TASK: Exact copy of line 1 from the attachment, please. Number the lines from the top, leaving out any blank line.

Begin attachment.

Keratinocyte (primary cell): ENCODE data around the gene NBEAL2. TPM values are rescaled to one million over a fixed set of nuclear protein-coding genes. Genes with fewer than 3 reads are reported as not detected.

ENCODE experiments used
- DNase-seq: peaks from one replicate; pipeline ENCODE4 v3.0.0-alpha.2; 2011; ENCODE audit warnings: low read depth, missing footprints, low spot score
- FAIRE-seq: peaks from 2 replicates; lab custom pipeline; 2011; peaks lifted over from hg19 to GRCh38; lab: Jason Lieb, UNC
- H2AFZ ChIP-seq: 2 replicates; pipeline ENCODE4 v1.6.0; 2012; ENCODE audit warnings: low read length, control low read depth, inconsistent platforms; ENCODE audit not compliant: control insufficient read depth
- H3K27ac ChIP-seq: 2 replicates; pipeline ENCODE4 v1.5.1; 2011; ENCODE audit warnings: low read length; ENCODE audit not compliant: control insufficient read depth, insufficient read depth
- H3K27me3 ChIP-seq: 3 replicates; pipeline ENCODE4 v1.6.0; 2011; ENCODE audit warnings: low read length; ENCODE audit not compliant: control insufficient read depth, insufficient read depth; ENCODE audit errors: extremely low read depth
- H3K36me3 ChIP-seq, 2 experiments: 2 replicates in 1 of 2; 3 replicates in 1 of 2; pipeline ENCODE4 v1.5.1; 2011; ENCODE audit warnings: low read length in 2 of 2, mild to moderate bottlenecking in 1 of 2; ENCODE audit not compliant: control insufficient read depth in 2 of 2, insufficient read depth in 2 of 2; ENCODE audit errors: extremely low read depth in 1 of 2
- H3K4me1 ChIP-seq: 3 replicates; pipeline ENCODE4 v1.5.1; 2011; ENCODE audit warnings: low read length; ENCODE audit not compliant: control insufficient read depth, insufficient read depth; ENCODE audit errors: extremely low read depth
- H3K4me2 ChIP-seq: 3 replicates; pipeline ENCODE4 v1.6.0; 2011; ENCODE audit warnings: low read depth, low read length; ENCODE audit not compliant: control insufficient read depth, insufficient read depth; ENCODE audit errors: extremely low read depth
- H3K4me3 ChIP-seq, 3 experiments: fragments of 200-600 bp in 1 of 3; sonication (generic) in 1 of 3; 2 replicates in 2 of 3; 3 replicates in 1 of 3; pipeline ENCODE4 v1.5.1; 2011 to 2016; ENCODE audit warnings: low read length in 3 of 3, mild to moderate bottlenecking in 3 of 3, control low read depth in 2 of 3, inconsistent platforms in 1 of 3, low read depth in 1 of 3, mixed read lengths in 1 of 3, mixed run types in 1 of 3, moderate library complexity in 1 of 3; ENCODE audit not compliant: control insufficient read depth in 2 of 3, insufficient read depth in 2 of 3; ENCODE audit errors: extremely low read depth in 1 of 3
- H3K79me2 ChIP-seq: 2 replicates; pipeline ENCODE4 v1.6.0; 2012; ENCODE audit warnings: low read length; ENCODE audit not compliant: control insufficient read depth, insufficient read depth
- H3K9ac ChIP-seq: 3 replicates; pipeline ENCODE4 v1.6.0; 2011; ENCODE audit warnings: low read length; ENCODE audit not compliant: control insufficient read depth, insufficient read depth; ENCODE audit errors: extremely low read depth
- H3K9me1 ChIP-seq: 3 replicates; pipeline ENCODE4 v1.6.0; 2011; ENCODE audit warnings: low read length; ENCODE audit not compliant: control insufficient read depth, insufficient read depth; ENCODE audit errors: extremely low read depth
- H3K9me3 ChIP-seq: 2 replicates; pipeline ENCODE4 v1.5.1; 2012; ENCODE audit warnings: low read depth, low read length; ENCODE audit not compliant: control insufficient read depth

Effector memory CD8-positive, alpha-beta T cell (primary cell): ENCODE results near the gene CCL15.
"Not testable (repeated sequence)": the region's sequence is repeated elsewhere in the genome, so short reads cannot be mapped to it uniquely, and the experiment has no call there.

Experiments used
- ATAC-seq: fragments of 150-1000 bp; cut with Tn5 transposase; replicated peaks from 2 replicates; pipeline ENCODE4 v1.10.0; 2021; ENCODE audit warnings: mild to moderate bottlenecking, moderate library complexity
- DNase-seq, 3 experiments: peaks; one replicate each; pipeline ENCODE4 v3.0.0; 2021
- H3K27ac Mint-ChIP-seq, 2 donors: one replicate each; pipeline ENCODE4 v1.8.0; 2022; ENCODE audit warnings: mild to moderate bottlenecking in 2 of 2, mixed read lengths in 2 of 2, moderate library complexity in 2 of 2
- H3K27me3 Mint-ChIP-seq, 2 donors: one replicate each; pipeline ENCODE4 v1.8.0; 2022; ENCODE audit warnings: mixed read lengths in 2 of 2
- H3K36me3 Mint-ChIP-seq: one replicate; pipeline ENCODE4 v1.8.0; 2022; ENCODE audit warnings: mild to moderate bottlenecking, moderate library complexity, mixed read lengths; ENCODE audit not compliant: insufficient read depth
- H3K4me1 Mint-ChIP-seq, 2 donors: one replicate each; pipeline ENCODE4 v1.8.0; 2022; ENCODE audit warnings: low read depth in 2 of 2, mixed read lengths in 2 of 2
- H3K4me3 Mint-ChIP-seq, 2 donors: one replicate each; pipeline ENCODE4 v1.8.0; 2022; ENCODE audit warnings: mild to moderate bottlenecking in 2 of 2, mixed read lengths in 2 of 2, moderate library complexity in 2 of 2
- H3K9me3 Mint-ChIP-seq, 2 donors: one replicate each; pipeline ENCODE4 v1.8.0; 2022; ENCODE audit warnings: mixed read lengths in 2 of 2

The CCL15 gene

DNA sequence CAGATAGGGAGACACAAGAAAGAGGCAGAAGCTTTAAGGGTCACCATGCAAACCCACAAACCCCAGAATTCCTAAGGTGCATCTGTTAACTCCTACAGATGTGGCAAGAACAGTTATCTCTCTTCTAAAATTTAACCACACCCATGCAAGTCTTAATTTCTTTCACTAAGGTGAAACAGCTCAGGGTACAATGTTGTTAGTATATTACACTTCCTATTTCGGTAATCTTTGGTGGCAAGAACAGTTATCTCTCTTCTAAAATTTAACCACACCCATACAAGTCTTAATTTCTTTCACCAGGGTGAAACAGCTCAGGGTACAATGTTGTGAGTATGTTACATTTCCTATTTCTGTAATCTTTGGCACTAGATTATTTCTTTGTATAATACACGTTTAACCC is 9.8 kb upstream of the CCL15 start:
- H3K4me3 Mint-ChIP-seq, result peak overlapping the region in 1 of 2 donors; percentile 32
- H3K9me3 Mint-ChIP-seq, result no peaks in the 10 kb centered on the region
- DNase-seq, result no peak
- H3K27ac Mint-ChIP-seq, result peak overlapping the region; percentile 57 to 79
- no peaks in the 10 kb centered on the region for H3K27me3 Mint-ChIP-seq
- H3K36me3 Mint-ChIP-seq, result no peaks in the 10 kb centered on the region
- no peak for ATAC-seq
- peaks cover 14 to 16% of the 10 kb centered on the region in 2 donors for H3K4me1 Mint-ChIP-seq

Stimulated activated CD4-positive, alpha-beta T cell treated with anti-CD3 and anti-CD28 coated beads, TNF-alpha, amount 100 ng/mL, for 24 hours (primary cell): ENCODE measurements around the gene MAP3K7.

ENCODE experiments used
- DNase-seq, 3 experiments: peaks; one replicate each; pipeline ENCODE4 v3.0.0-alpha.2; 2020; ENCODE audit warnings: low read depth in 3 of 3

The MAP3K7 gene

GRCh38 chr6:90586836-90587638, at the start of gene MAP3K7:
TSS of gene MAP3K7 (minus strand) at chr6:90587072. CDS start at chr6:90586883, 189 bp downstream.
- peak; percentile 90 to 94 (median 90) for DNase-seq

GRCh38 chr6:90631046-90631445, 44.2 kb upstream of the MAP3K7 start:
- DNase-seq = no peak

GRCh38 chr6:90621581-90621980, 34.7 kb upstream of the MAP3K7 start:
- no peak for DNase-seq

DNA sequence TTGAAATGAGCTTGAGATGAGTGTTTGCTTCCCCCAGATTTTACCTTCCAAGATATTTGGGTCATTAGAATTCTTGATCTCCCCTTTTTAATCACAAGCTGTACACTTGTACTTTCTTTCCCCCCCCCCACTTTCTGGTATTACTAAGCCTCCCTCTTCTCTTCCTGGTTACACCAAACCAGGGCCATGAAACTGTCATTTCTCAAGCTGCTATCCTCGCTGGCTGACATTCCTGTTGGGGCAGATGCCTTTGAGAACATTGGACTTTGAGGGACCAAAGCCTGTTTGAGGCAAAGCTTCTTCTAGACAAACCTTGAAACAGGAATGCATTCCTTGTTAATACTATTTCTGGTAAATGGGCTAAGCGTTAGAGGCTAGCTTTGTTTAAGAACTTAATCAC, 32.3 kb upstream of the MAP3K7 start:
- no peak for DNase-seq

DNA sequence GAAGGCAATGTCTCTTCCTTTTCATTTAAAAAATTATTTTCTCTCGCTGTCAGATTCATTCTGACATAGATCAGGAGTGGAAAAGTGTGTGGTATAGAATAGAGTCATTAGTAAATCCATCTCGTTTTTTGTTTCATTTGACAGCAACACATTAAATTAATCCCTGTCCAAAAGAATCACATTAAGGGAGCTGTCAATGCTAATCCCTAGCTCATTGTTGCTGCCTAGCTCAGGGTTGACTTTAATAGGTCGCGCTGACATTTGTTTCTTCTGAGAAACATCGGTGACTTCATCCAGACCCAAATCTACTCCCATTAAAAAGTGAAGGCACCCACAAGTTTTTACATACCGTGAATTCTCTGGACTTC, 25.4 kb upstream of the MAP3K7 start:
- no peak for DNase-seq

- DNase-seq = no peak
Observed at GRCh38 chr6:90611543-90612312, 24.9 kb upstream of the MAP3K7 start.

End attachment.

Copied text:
Keratinocyte (primary cell): ENCODE data around the gene NBEAL2. TPM values are rescaled to one million over a fixed set of nuclear protein-coding genes. Genes with fewer than 3 reads are reported as not detected.